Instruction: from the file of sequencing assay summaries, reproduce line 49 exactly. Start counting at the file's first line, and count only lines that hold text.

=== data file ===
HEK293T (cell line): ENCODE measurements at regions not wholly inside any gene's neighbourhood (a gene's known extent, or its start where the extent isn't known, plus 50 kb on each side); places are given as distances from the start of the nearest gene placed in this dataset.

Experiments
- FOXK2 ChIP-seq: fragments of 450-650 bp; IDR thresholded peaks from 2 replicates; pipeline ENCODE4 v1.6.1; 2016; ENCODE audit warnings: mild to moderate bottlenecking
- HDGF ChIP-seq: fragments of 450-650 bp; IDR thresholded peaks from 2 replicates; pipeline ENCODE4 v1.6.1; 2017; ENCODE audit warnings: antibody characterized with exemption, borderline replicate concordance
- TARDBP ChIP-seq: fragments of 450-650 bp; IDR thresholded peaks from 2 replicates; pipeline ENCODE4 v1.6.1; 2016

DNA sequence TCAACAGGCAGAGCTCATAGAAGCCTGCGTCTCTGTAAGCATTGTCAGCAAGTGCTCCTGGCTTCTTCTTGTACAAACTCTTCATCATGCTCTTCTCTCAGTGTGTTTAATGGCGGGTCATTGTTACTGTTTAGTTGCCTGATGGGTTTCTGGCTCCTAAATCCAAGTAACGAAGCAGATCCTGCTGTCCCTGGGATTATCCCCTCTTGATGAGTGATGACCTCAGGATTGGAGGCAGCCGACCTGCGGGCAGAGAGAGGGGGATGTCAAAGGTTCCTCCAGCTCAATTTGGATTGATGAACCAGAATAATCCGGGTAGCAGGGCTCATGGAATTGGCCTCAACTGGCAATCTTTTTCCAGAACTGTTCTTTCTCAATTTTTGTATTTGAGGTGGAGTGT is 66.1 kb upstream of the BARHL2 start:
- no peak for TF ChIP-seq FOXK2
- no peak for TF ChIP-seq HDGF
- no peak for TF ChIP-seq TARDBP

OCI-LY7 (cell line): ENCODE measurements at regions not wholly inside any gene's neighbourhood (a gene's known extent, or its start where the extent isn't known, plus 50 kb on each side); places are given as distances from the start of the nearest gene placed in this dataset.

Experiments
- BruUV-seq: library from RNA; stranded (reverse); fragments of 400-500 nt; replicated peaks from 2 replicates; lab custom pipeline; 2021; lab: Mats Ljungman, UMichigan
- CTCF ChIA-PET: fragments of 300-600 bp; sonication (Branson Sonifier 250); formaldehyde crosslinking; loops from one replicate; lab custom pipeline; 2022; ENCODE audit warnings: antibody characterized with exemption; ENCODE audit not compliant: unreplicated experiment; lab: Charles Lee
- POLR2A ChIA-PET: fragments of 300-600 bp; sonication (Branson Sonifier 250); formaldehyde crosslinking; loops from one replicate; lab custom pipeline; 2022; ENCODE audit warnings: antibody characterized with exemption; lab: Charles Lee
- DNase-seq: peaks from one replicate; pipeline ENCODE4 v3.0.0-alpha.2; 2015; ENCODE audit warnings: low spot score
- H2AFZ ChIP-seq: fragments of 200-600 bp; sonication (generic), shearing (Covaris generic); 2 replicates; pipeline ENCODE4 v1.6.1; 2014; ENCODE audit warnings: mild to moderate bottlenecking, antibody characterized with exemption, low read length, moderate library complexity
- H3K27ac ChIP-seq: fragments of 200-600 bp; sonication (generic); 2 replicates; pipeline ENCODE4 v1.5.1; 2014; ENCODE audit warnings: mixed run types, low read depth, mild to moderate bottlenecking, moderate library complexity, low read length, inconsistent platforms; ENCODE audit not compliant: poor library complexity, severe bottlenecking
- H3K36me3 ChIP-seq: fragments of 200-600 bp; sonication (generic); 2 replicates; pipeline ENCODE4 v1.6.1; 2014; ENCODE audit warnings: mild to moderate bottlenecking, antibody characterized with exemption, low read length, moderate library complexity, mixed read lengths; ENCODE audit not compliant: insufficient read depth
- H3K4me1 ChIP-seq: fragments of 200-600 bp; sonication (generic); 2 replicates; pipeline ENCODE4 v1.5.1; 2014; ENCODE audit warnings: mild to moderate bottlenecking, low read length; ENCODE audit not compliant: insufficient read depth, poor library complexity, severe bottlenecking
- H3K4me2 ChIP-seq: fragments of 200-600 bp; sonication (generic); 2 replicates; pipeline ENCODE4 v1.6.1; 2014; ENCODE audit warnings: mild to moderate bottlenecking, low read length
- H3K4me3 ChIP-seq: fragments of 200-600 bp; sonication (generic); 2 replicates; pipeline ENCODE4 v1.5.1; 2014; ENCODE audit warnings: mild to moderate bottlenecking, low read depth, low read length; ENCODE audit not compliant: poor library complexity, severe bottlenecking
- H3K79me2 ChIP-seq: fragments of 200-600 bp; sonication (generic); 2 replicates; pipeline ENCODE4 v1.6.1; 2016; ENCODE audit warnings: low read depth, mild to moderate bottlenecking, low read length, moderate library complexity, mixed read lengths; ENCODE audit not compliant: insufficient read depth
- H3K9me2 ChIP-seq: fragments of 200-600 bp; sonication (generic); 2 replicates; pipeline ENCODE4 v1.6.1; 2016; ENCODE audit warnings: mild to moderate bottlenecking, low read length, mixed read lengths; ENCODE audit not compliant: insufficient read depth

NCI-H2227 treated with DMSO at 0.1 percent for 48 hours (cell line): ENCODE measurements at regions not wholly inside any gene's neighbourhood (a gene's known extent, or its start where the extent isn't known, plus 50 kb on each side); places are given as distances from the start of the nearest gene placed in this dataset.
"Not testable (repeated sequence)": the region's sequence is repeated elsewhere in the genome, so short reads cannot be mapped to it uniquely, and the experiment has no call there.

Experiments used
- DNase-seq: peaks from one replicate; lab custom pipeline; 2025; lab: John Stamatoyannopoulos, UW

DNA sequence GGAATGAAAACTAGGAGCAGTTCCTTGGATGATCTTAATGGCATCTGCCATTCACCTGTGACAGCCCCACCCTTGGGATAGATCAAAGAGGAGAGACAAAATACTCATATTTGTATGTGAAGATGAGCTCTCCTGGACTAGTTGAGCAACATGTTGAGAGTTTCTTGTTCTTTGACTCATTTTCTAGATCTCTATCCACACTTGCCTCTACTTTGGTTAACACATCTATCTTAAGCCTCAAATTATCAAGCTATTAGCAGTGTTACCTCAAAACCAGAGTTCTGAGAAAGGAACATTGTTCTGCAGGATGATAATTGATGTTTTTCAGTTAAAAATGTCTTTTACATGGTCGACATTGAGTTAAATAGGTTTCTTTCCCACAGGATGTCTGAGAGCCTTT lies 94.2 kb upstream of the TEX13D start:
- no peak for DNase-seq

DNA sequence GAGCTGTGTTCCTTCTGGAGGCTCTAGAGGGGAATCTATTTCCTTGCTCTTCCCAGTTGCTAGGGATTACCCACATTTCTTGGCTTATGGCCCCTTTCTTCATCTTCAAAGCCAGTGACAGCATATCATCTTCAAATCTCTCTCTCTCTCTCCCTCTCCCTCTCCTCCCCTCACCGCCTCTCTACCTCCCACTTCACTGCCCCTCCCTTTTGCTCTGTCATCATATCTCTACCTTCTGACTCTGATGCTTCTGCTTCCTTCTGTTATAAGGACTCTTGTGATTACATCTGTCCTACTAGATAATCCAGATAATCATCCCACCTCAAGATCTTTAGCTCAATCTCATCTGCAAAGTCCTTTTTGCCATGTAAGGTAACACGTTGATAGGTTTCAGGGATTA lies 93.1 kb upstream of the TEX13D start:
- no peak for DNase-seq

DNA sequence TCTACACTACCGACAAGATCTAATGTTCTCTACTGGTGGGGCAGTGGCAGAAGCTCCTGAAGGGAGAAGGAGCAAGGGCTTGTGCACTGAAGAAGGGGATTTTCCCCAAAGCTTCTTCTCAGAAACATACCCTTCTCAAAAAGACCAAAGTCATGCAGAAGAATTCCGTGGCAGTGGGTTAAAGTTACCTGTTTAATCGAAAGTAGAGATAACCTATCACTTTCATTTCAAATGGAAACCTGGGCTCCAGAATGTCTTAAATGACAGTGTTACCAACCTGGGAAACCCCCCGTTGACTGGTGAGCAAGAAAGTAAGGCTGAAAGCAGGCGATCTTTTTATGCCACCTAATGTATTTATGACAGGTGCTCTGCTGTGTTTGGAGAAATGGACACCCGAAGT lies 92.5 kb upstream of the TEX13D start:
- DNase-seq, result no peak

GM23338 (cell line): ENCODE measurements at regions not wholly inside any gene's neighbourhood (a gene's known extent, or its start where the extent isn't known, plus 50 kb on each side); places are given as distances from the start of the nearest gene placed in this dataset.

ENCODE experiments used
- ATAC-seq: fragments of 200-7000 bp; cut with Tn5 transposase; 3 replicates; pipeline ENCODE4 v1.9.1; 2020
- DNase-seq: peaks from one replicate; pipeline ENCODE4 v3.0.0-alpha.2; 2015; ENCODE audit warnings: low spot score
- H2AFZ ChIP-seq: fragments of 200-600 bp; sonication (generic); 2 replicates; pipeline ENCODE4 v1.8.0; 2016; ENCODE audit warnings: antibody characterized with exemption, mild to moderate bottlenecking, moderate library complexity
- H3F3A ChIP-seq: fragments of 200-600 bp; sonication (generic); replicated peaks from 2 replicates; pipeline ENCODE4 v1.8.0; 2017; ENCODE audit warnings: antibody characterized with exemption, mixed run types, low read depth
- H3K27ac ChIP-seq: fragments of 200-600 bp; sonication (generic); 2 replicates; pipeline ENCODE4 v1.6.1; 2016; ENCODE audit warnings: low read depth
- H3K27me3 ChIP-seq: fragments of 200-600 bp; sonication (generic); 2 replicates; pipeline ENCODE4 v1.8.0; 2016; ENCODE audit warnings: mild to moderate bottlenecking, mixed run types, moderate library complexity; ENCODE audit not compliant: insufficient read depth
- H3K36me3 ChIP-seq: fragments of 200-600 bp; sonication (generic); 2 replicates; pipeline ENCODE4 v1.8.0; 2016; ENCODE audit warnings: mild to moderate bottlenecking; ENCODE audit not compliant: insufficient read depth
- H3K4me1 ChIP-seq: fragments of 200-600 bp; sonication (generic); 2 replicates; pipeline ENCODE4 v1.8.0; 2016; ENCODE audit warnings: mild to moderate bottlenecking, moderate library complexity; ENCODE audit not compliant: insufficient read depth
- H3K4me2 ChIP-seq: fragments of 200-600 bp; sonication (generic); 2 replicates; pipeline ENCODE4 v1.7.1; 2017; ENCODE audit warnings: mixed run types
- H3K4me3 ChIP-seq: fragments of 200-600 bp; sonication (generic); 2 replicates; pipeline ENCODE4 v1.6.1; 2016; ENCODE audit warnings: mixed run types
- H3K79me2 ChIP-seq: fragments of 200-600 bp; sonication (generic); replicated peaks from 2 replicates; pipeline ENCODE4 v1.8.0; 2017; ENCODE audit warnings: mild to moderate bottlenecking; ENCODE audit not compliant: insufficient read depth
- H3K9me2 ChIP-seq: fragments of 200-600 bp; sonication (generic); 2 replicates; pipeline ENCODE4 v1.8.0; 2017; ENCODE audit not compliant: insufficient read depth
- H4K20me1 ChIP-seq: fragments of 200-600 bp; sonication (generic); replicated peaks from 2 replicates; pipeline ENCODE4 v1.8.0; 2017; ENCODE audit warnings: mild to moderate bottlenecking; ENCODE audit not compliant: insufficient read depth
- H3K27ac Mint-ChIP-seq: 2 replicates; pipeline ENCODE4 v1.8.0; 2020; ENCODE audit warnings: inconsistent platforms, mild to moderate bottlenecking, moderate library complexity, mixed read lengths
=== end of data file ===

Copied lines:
- H3K27ac Mint-ChIP-seq: 2 replicates; pipeline ENCODE4 v1.8.0; 2020; ENCODE audit warnings: inconsistent platforms, mild to moderate bottlenecking, moderate library complexity, mixed read lengths